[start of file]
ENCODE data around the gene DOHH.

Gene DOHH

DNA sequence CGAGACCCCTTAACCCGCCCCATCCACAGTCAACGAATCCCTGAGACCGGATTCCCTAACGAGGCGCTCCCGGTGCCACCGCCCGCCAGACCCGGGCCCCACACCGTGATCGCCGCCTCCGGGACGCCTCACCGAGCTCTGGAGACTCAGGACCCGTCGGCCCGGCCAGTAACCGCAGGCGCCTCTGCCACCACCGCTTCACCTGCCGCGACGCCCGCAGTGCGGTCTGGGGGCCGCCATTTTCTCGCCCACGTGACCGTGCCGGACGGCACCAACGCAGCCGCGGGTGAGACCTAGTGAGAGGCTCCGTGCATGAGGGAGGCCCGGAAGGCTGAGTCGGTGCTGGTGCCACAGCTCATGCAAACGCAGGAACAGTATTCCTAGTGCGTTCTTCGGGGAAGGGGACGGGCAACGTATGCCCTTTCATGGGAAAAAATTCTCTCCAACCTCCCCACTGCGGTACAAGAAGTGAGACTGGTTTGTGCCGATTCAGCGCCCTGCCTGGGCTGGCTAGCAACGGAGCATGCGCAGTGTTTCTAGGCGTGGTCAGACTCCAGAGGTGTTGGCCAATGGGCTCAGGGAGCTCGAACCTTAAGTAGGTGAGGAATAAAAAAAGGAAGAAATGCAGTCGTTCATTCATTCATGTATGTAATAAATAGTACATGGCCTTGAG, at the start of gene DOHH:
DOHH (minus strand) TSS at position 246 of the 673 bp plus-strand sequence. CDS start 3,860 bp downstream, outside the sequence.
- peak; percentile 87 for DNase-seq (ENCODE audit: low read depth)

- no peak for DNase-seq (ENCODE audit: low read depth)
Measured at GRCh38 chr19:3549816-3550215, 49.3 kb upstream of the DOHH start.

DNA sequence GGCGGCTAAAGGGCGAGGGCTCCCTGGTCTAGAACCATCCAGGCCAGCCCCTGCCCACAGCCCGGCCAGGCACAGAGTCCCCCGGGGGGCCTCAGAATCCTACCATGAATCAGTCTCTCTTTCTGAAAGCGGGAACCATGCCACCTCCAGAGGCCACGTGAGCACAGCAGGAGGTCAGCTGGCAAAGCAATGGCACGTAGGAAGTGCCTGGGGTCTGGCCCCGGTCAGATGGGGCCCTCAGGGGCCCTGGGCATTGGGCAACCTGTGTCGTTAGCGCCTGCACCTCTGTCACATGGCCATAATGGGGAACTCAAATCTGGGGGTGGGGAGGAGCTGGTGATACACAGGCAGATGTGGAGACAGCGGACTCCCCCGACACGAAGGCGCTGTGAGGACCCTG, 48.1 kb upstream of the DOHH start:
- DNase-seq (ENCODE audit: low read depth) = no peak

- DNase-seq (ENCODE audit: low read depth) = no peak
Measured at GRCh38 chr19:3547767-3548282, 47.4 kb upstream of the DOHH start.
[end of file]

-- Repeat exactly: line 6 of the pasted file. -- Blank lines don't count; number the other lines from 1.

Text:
- no peak for DNase-seq (ENCODE audit: low read depth)